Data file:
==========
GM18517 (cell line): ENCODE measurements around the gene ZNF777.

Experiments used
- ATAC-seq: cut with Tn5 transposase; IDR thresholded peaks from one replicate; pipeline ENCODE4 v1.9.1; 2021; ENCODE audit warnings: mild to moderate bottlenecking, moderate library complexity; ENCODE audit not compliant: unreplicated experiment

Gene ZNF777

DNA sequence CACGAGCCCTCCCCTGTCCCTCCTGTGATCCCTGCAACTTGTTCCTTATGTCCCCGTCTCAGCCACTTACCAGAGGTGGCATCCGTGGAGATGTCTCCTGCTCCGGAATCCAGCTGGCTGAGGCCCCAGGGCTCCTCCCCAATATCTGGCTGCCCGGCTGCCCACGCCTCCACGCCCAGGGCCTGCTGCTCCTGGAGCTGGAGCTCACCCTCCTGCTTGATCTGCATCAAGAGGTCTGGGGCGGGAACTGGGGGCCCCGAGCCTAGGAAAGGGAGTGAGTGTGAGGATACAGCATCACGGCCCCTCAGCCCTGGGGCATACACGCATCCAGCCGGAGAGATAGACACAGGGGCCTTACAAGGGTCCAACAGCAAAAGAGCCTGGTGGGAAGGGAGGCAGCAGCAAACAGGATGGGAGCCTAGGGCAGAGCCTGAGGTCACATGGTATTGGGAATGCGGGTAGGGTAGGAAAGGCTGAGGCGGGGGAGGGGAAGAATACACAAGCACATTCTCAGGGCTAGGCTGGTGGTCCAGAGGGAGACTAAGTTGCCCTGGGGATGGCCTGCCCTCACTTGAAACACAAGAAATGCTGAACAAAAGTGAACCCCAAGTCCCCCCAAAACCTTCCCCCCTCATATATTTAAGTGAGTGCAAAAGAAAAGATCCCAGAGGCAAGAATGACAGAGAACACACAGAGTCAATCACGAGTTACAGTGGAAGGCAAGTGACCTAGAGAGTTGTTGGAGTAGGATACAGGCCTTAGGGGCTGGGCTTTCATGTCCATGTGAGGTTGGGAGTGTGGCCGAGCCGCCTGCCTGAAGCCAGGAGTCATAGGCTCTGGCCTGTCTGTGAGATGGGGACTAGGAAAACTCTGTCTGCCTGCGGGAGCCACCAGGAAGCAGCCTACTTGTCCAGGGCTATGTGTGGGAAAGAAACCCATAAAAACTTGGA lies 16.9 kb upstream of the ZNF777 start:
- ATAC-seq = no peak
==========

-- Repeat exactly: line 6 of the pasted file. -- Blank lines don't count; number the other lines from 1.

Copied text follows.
- ATAC-seq = no peak